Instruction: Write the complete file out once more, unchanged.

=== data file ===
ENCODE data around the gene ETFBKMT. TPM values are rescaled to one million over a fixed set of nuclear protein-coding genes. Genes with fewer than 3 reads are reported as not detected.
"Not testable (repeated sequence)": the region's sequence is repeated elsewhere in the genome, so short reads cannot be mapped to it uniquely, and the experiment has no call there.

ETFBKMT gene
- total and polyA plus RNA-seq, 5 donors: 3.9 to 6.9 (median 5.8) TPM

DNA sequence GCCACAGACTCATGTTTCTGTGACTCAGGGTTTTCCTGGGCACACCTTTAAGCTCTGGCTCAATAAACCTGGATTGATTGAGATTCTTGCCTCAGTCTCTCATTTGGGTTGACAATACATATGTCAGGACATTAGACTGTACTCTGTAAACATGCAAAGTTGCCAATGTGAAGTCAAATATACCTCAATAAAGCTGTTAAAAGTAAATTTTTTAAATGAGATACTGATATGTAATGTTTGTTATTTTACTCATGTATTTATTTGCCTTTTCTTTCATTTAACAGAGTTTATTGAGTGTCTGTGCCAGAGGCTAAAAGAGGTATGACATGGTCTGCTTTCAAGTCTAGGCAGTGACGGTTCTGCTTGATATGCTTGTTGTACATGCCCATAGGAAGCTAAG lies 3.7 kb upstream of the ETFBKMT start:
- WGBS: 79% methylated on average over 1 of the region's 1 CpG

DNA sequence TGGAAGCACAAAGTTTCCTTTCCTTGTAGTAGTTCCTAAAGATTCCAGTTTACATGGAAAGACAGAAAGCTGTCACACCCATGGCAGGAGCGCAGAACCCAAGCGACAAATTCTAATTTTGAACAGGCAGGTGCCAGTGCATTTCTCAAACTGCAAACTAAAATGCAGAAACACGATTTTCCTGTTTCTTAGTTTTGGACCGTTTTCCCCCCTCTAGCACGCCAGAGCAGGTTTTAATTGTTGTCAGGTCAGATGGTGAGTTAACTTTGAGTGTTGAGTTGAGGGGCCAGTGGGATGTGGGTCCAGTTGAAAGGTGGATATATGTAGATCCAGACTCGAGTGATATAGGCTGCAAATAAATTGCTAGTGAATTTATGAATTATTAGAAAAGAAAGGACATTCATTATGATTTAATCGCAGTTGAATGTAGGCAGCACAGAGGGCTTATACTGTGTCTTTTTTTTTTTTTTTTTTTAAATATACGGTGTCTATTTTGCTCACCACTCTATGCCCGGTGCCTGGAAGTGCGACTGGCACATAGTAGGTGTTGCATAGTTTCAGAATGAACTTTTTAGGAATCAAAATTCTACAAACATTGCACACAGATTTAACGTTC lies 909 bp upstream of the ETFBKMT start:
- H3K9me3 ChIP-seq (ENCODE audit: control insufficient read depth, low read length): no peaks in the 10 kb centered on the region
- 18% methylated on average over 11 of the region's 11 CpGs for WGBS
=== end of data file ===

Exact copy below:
ENCODE data around the gene ETFBKMT. TPM values are rescaled to one million over a fixed set of nuclear protein-coding genes. Genes with fewer than 3 reads are reported as not detected.
"Not testable (repeated sequence)": the region's sequence is repeated elsewhere in the genome, so short reads cannot be mapped to it uniquely, and the experiment has no call there.

ETFBKMT gene
- total and polyA plus RNA-seq, 5 donors: 3.9 to 6.9 (median 5.8) TPM

DNA sequence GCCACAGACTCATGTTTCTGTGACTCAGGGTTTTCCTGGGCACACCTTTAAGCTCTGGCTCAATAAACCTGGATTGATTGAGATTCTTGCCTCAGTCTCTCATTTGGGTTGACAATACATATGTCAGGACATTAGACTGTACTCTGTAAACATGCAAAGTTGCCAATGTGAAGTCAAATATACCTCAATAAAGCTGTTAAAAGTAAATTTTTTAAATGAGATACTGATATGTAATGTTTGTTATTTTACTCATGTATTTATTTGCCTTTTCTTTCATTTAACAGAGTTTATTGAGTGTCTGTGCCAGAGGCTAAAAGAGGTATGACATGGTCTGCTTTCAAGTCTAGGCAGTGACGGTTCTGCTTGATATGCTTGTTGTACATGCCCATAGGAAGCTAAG lies 3.7 kb upstream of the ETFBKMT start:
- WGBS: 79% methylated on average over 1 of the region's 1 CpG

DNA sequence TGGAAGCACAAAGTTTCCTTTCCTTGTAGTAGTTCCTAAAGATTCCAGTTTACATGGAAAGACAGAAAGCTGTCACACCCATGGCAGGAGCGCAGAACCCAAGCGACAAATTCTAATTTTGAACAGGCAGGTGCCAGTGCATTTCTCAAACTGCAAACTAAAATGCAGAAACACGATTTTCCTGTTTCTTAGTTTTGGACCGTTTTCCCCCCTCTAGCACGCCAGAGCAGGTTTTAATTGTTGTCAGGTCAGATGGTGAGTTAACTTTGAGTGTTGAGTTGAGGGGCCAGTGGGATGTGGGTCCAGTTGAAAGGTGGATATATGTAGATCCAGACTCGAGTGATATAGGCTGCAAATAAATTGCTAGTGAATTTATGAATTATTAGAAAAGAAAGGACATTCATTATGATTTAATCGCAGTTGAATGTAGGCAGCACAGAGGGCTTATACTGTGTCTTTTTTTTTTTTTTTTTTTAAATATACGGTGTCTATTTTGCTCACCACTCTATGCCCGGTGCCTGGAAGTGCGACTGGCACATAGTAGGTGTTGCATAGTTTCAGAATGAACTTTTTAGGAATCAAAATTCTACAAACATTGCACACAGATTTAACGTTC lies 909 bp upstream of the ETFBKMT start:
- H3K9me3 ChIP-seq (ENCODE audit: control insufficient read depth, low read length): no peaks in the 10 kb centered on the region
- 18% methylated on average over 11 of the region's 11 CpGs for WGBS